Breaking the decisional Diffie-Hellman problem for class group actions using genus theory

This post is about the paper Breaking the decisional Diffie-Hellman problem for class group actions using genus theory by Wouter Castryck, Jana Sotáková and Frederik Vercauteren.

First let us recall the situation in the setting of \mathbb{Z}_p^* where p is prime. A Diffie-Hellman quadruple is (g, g^a, g^b, g^{ab} ) for g \in \mathbb{Z}_p^*. The Decision Diffie-Hellman problem (DDH) is to distinguish such a triple (for uniformly sampled g \in \mathbb{Z}_p^* and a,b \in \mathbb{Z}_{p-1}) from a quadruple (g, g^a, g^b, g^c) for uniformly sampled g \in \mathbb{Z}_p^* and a,b,c \in \mathbb{Z}_{p-1}.

The Legendre symbol is multiplicative, which implies that (\tfrac{g^a}{p} ) = ( \tfrac{g}{p} )^a. If (\tfrac{g}{p})= -1 (which may happen when g has even order) then one can learn the parity of a and b from g^a, g^b respectively, and hence test if the fourth value of the quadruple has Legendre symbol consistent with g^{ab}. This well-known fact allows to reject half of all uniformly sampled quadruples (g, g^a, g^b, g^c) when (\tfrac{g}{p})= -1, which is sufficient to say that DDH is not a hard problem in \mathbb{Z}_p^*.

One can increase the success rate beyond 1/2 by using a random-self-reduction of Diffie-Hellman quadruples, but one can never get a perfect DDH oracle (i.e., an oracle that only accepts (g, g^a, g^b, g^{ab} )) from this technique, as the Legendre symbol only “sees” the order 2 elements.

The Legendre symbol is just a group homomorphism \mathbb{Z}_p^* \to \{ 1, -1\}, and for any prime \ell \mid (p-1) one can get a homomorphism \mathbb{Z}_p^* \to H where H is a subgroup of order \ell. Hence, if (p-1) has a range of small factors then one can get an increasingly accurate algorithm to distinguish Diffie-Hellman quadruples from random quadruples (and hence solve DDH).

[As an aside: The amazing thing about the Legendre symbol, and the reason it is taught in all good number theory courses, is not the existence of a group homomorphism \mathbb{Z}_p^* \to \{ 1, -1\}. This is trivial. What is non-trivial is the quadratic reciprocity law, which gives a non-obvious and very efficient way to compute Legendre symbols.]

Similarly, for any finite group one can consider group homomorphisms to subgroups of small order. So one can also attack elliptic curve DDH in a similar way. This is one of the main reasons why the community works with groups of prime order, and in particular elliptic curves of prime order.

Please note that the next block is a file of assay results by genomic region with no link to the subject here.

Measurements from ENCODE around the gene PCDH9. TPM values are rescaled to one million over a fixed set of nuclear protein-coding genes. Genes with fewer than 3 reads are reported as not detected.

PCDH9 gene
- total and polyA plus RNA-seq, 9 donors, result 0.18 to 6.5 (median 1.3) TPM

Now we turn to group actions. Let G be a finite group acting on a set X. Write the action of g \in G on x \in X as g*x. For example, let G = Cl( \mathcal{O} ) be an ideal class group acting on the set X of supersingular elliptic curves with j-invariant in \mathbb{F}_p. This is the setting of the CSIDH system in isogeny-based post-quantum crypto. The natural analogue of DLP is: Given E and a * E to compute a. The natural analogue of DDH is to distinguish (E, a*E, b*E, (ab)*E ) from (E, a*E, b*E, c*E ), where a, b, c are uniformly sampled from G.

Knowing about Legendre symbols, it is natural to speculate that one might be able to do something similar for group actions. We’d like a group homomorphism \phi : G \to H for some group H of small prime order, and to be able to compute \phi(a) from a*E. That is what the paper of Castryck, Sotáková and Vercauteren does.

In some survey talks (such as at ANTS 2018 and at the Alice Silverberg birthday conference in 2018) I asked “Can subgroups of ideal class group be exploited?” While I thought this would be a good problem, I did not have any clue how to do this. I am surprised and delighted by the new results.

Without going into the details, what the paper shows is that one can get enough information about the degree of an isogeny from E to a*E (and hence the norm of the ideal a) from looking at pairings of points on the elliptic curve. It is a wonderful and surprising (at least, to me) result, and brings a new set of ideas and techniques into isogeny crypto. The paper is not too hard to follow (don’t be put off by the phrase “genus theory” — it is not as scary as it sounds).

I end with a few small comments. First, as with the case of \mathbb{Z}_p^*, this does not give a perfect algorithm to distinguish DDH quadruples from uniform ones. But it does allow to reject some quadruples as being definitely not DDH, and this is enough to break the DDH assumption. Second, breaking the DDH assumption does not, as far as I know, break any isogeny cryptosystem. This is because isogeny cryptosystems are rather unsophisticated compared with DLP-based protocols. Third, the results do not apply to SIDH and have no impact on the SIKE submission to the NIST standardization process.

To conclude, this paper is a great theoretical result that brings new ideas to the field. What will be next for isogeny crypto? Whatever it is, I look forward to it!

— Steven Galbraith

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